I agree it ruins some of the mystery and it takes away from strategy possibilities in the race. However there is still some room for improvisation on race day. And most importantly, with the new regulations let’s hope that “leap frogging” becomes a thing of the past and that most overtakings are done on track.

  3. Moog says:

    The teams knew this sort of data already surely with radars detecting gear ratios, people timing each others fuel stops and so forth. Stopping this will surely cut costs which is a good thing.

    Regarding James’ point of ruining the spectacle, that depends on how the information is presented. Currently FOM have a bunch of data that is that is shown on screen in a very factual way, and you can get more with the live timing (which I love). It’s interpreting the data and turning it into information which is key, and I see this being left to the commentary team to pick up on just like sector times and fuel loads currently are.

    It’s a great idea of showing the different lines, what I’ve liked in the past is when ‘ghost’ cars or split screens are used to show different cars in qually or so, allowing you to see the earlier braking and the different lines. Oh and bring back DC’s chin cam (albeit without DC of course!)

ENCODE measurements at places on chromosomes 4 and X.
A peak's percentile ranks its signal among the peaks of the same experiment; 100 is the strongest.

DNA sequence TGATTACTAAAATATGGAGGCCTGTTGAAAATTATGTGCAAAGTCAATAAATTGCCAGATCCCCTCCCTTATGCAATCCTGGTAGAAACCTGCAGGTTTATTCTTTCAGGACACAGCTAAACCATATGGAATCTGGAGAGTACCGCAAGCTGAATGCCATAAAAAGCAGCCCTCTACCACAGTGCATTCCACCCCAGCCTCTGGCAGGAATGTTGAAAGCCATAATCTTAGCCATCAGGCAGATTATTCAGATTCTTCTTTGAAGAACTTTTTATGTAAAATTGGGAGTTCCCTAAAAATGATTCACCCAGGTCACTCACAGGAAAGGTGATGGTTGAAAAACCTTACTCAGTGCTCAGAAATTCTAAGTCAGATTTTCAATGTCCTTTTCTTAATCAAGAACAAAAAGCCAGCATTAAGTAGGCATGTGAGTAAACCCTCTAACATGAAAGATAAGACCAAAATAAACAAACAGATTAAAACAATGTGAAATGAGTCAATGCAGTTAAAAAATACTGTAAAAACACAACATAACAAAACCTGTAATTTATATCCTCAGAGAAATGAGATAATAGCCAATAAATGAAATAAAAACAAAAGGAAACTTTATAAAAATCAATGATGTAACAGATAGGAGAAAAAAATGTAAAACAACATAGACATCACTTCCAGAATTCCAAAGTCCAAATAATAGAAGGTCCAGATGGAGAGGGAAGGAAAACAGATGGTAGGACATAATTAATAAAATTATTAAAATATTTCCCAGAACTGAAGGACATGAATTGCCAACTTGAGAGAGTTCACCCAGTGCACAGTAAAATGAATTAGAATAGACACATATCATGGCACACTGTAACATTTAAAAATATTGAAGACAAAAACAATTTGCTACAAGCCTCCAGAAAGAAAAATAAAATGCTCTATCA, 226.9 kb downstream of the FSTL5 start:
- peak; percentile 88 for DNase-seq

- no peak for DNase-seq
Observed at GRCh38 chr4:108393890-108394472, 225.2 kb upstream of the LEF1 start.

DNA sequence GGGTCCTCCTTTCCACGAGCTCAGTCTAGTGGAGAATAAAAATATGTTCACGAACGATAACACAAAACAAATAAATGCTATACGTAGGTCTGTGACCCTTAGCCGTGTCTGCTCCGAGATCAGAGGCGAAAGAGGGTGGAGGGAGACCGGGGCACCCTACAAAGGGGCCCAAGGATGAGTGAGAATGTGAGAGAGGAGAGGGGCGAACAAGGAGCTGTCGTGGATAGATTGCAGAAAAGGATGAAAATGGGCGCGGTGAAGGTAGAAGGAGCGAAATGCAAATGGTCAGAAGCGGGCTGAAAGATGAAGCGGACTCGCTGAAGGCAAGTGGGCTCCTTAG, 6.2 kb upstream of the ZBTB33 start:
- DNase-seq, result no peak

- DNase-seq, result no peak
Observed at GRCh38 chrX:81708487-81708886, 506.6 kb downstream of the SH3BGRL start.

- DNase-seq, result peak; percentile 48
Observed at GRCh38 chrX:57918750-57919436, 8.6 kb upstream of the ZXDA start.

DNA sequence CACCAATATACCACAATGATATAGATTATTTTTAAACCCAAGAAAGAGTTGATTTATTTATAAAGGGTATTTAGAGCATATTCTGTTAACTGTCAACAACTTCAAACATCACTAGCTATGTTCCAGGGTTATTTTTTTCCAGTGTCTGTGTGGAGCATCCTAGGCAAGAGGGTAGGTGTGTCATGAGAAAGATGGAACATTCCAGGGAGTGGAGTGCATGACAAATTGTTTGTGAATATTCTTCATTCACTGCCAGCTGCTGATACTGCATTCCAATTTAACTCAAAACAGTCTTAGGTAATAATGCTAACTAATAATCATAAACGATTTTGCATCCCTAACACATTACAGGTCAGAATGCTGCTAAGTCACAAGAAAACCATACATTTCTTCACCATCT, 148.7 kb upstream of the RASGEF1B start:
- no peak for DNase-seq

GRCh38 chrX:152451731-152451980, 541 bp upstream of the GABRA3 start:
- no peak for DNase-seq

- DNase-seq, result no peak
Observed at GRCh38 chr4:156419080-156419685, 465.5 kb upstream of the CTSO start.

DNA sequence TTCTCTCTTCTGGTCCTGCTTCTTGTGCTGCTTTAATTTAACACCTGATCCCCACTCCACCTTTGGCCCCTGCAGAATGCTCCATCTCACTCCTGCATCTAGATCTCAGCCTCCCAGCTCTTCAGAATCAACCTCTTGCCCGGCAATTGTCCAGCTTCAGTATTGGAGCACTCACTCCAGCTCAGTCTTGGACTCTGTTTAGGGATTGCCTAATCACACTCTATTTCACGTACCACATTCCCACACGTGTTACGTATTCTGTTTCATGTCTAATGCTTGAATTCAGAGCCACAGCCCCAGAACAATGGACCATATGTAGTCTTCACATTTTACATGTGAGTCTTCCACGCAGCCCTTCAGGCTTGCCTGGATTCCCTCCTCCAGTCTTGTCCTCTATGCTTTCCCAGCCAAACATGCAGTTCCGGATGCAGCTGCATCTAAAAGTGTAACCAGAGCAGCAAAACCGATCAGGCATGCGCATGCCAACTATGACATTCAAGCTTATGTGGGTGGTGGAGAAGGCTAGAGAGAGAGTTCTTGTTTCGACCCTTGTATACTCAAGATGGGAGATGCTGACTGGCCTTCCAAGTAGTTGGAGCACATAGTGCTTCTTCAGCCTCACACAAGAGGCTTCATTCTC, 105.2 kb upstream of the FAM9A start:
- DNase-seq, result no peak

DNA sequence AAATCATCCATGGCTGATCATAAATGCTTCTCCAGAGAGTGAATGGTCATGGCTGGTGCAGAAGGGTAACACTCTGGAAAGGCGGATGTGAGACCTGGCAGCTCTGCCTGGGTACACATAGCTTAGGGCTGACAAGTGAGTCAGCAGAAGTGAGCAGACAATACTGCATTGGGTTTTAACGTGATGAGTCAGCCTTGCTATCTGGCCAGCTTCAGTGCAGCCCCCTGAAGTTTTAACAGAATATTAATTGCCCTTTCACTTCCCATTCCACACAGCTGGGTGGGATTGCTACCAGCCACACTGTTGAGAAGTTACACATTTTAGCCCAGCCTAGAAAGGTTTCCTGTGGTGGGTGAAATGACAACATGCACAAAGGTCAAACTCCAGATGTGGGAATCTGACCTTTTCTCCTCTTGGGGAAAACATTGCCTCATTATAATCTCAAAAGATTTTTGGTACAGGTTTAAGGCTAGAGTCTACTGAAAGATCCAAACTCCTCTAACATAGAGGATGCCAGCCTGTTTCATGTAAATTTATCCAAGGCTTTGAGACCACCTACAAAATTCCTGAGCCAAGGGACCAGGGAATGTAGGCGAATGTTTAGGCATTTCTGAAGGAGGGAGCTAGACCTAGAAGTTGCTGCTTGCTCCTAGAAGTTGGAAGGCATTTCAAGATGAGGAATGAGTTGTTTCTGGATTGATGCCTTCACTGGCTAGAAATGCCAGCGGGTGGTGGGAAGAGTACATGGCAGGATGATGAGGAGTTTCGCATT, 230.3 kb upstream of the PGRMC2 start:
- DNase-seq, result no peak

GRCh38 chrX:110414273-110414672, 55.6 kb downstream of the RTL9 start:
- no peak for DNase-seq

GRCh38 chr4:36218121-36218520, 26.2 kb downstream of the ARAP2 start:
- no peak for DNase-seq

4. Kristian says:

    All very good proposals regarding the TV, but true that the suspense will be missed.

    However, I really hope the proposal to shorten the races does not go through. The races are too short as they are; personally I think F1 should go for a 100min (1hr 40) time limit – it would mean TV companies would know exactly how to schedule, and those at the circuit would get their money’s worth each time. A 250km race at Monza would be less than an hour in normal conditions, which is not becoming of the world’s premier motorsport.

  5. Paul L says:

    I have a fair solution to keep qualifying meaningful and the race suspenseful.. just let everybody qualify on low fuel and then let them decide and set the strategy for the race indoors like old times.